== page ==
“One Day at a Time” starring Bonnie Franklin begins its second season.
After originally debuting as a mid-season replacement in 1975, the television show One Day at a Time had its first full season premiere on this date. Starring Bonnie Franklin as Ann Romano, the show rooted its humor in the everyday troubles of a divorced working woman balancing the roles of mother, employee, and feminist in changing times. Produced by Norman Lear, the show raised contemporary issues for nine seasons, with Ms. Franklin receiving Emmy and Golden Globe nominations for her work. The show also featured Valerie Bertinelli, Mackenzie Phillips, and Pat Harrington.
Born to Jewish immigrant parents in Santa Monica, California on January 6, 1944, Franklin’s mother encouraged her in the performing arts. Her television debut was at the age of 9, tap-dancing with Donald O’Connor on the Colgate Comedy Hour. But the precocious performer turned down the chance to join the Mickey Mouse Club as a Mouseketeer. Instead she studied at Smith College in Massachusetts and graduated from UCLA with a degree in English in 1966. She married Ronald Sossi, a playwright, that same year. Divorced in 1970, she was nominated for a supporting actress Tony Award for her 10-minute song and dance performance as a chorus gypsy in the musical Applause with Lauren Bacall.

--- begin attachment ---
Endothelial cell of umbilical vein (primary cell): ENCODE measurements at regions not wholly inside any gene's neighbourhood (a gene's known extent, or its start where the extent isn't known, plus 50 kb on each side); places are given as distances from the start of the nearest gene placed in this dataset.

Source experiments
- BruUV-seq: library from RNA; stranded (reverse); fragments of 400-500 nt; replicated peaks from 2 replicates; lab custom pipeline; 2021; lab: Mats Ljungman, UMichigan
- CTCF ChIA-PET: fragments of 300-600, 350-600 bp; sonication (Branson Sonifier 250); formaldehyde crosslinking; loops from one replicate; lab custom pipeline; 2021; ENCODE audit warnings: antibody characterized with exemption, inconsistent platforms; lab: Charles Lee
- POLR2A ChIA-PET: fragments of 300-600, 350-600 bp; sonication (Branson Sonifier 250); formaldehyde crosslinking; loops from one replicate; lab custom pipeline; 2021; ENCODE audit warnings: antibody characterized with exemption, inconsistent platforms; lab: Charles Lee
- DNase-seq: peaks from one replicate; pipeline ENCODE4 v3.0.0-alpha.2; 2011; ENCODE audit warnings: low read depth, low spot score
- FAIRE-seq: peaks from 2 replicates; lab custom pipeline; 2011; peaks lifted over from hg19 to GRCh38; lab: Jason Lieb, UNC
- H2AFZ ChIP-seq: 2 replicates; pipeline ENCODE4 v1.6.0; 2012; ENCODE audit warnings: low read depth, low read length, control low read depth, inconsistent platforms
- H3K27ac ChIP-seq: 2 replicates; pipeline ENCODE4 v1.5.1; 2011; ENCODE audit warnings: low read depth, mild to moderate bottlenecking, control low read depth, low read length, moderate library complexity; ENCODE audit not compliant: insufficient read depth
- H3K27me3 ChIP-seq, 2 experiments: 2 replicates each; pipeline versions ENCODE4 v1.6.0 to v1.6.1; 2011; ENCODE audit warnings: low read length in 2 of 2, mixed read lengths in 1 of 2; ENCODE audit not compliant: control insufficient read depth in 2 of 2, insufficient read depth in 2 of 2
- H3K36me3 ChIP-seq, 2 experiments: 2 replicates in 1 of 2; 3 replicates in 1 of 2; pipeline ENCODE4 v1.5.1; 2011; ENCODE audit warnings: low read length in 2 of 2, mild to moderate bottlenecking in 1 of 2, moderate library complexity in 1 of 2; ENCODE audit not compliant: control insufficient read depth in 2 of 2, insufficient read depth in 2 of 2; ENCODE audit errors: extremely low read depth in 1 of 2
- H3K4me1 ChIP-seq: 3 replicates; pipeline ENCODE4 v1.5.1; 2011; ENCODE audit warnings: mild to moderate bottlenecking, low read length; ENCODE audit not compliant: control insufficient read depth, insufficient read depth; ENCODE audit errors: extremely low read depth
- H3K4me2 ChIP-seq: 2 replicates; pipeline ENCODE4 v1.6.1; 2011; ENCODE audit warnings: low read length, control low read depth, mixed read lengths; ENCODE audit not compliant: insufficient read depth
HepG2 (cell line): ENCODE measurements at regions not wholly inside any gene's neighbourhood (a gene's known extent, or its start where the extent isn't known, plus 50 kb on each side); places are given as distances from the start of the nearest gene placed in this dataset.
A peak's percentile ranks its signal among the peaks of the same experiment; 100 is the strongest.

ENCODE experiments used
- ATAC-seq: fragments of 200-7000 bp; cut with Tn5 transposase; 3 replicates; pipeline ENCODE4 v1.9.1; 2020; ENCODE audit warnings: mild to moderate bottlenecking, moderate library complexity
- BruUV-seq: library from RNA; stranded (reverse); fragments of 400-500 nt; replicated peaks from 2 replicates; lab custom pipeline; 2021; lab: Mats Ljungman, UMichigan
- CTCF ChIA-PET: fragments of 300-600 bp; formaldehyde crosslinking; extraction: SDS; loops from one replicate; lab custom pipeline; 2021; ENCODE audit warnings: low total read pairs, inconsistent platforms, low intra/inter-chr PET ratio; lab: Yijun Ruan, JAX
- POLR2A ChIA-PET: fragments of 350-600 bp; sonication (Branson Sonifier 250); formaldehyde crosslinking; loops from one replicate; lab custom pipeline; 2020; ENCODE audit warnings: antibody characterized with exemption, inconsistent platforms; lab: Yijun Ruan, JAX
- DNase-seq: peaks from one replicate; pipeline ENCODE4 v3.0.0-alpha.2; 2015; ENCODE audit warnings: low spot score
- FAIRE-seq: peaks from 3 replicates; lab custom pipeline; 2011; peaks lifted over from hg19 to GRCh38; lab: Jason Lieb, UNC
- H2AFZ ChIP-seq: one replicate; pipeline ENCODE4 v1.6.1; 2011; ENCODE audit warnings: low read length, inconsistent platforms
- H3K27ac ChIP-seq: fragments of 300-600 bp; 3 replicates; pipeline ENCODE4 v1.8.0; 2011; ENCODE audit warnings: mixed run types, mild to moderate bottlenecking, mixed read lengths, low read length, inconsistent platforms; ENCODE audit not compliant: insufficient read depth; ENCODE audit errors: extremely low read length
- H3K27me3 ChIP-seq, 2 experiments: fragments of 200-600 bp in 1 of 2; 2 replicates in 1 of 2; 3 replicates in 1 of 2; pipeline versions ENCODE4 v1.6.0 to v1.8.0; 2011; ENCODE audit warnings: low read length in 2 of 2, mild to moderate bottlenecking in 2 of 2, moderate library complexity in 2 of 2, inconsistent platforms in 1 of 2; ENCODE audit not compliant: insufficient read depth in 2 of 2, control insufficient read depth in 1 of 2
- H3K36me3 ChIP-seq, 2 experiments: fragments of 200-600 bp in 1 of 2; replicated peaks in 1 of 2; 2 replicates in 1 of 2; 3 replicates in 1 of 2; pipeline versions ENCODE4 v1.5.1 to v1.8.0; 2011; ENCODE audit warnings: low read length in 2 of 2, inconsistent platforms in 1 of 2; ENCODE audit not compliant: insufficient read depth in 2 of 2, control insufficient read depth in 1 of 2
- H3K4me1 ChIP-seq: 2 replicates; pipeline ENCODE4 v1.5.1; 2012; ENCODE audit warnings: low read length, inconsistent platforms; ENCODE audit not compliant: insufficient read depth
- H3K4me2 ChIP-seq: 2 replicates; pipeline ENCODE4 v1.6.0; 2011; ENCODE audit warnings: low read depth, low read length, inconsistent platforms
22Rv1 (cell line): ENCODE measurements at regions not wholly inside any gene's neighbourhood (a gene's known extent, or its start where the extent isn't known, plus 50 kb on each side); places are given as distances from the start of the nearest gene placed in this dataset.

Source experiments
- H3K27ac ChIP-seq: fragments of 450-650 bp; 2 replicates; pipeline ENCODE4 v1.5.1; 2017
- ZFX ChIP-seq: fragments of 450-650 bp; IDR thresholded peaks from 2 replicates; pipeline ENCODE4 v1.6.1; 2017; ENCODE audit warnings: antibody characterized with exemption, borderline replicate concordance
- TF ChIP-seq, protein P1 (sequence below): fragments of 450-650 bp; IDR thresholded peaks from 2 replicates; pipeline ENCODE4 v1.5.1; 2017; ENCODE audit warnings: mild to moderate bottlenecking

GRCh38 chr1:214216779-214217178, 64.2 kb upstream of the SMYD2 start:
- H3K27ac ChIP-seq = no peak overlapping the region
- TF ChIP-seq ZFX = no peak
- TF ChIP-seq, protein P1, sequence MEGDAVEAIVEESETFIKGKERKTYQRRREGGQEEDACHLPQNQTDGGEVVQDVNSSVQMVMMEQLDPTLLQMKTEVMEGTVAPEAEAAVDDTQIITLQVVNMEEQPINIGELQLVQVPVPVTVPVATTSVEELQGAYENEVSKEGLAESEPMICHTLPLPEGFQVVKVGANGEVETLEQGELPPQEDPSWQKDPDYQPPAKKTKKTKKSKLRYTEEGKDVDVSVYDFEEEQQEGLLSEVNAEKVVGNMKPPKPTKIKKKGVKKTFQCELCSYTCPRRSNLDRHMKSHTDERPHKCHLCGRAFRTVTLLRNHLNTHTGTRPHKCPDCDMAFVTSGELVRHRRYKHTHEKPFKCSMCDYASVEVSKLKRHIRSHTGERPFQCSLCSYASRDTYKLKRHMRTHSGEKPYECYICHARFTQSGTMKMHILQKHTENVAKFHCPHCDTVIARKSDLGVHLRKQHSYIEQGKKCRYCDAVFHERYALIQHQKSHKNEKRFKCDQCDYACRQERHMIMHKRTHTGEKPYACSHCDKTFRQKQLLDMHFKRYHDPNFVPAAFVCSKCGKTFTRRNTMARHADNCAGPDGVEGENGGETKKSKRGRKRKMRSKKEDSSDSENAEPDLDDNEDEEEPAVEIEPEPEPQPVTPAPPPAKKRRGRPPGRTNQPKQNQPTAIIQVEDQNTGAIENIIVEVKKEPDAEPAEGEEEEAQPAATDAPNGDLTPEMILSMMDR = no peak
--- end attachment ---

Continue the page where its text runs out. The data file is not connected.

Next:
During her years on One Day at a Time, Franklin insisted that her character not rely on a man to make decisions for her, but it was a struggle. “And I’m not working with insensitive men,” she told the Boston Globe in 1981. “But the men who produce and write the show still don’t believe me when I present them with the women’s point of view. After seven years, I just want to say, ‘C’mon guys, I’m an intelligent person, why don’t you just trust me?’ I’m so tired of fighting. But you can’t give up.”
In the midst of her television success, Franklin won acclaim for her work playing Margaret Sanger, the women’s rights and birth-control advocate, in Portrait of a Rebel: The Remarkable Mrs. Sanger, a 1980 movie on CBS. On the Sanger set, she met the movie’s executive producer, Marvin Minoff. They were married for 29 years before his death in 2009.
One Day at a Time was consistently rated as one of the most watched shows on television. The show was recognized for its accomplishments when it won the Innovation Award on the TV Land Award show on April 29, 2012.
Sources: This Day in Jewish History; “Bonnie Franklin, Steadfast Mom on ‘One Day at a Time,’ Dies at 69,” New York Times, March 1, 2013; “’One Day at a Time’ Star Bonnie Franklin Dead at 69,” ABC News.
How to cite this page
Jewish Women's Archive. "“One Day at a Time” starring Bonnie Franklin begins its second season. ." (Viewed on November 28, 2023) <https://jwa.org/thisweek/sep/28/1976/one-day-at-time-starring-bonnie-franklin-begins-its-second-season>.